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In numbers: The Netherlands’ lightning-fast shift to renewable electricity

Wind energy in the Netherlands
Graphic: Sean Creighton/The Progress Playbook

The Netherlands’ electricity sector has undergone a dramatic transformation over the past four years, new statistics show.

In 2023, nearly half (48%) of Dutch electricity generation came from renewable sources, according to the country’s stats office. That’s up from just 19% as recently as 2019.

Over the four-year period, renewables output, measured in terawatt hours, nearly trebled amid a surge in wind and solar installations.

As a result, the Netherlands exported more electricity to neighbouring countries than ever before in 2023 — even as coal output slumped 38% from the year before.

The blistering pace of the transition is even more remarkable when considering the country’s land constraints and general shortage of solar radiation.

According to data compiled by research group Ember, the Netherlands’ emissions from power production fell 16% through 2023. The grid was particularly clean in the summer months, when wind and solar output exceeded the nation’s electricity demand on numerous occasions.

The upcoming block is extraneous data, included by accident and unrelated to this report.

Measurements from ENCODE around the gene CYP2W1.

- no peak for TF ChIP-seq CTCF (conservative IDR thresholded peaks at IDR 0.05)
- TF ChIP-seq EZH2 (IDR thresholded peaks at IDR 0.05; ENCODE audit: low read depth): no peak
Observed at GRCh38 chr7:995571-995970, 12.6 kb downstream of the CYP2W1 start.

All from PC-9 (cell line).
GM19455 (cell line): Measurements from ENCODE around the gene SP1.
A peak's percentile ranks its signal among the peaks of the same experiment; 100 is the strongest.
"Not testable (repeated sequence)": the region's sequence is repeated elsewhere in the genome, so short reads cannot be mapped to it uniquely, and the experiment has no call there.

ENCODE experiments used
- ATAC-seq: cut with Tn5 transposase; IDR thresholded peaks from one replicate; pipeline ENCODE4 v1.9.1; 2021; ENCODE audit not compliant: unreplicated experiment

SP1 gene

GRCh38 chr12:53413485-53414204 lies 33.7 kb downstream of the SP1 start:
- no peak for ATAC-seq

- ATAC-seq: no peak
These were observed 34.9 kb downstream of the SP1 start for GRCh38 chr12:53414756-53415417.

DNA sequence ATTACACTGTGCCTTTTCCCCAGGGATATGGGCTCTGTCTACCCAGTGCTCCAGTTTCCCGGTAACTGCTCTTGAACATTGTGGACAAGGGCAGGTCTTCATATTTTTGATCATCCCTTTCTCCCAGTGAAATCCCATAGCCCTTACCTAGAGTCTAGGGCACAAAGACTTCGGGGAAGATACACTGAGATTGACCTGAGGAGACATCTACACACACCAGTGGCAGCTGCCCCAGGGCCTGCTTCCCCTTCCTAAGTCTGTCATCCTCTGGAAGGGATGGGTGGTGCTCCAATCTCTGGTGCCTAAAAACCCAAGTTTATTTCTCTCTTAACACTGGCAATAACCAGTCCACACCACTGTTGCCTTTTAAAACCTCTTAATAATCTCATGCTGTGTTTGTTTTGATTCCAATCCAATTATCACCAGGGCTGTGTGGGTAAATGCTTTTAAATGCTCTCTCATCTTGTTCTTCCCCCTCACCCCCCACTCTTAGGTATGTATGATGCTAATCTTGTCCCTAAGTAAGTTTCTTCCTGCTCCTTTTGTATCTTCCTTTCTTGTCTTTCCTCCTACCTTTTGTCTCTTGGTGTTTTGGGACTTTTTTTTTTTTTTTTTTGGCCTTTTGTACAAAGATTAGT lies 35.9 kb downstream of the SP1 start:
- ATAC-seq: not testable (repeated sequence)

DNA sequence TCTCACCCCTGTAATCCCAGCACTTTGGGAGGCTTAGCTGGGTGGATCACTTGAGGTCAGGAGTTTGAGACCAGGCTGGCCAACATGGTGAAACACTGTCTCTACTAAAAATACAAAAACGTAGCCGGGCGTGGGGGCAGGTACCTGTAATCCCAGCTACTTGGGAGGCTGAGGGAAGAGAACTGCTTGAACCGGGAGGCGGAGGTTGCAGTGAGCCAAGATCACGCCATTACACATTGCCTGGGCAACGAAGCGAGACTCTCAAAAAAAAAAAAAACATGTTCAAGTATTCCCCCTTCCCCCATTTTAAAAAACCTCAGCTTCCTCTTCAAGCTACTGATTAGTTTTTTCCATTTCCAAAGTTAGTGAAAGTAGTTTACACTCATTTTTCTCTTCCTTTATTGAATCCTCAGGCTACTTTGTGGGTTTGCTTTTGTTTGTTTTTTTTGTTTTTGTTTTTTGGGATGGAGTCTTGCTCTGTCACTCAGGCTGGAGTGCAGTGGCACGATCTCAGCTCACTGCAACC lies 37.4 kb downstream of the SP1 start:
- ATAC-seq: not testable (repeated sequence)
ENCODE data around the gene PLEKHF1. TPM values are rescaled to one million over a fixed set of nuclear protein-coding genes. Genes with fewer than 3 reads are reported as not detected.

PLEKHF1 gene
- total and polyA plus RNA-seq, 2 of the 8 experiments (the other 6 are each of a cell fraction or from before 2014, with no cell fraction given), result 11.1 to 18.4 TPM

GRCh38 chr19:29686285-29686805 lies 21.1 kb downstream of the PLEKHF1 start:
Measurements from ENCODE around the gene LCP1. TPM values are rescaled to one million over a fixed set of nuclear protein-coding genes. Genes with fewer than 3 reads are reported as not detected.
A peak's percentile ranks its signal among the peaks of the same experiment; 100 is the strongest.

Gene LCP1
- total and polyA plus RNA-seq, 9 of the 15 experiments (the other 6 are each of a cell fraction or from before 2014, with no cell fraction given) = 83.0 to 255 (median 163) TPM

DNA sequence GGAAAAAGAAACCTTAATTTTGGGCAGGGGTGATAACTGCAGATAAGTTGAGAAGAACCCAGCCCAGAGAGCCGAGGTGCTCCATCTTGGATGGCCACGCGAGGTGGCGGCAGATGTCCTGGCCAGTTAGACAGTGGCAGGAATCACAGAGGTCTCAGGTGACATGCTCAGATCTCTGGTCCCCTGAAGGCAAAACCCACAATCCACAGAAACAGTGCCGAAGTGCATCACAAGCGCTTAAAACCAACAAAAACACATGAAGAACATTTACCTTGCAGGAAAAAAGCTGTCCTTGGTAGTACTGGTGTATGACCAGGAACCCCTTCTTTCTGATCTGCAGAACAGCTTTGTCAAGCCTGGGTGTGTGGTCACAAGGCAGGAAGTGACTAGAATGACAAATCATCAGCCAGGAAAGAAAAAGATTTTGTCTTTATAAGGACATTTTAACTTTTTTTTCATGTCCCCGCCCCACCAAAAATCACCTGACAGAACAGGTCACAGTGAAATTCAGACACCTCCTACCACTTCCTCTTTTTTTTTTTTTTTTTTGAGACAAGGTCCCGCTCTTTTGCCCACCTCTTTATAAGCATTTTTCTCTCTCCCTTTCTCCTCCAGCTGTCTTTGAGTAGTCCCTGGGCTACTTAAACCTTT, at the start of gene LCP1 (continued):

Graphic: CBS (the Dutch statistics bureau)

Yes, but: While the Netherlands was an early leader in solar adoption, growth in that segment has slowed, with wind picking up the slack.

The deceleration in solar installations, Ember says, is due to grid congestion, a lack of space for ground-mounted PV systems, and a looming phase out of the net-metering scheme, which has fuelled much of the growth in private solar installations in recent years.

Furthermore, the grid operator has increasingly had to curtail — or waste — excess solar supply from households because there’s often too much on offer. “Installing more battery storage alongside residential solar could solve this issue,” according to Ember.

Nevertheless, the Netherlands has retained its crown as Europe’s leader in solar generation per capita — at least for now.

More to come: The country aims to increase the share of renewables in its electricity mix to 76% by 2030.

To get there, it plans to more than double wind generating capacity to 23GW, partly by tapping its offshore wind resources.

A floating solar system in the Netherlands. Photo: Dreamstime

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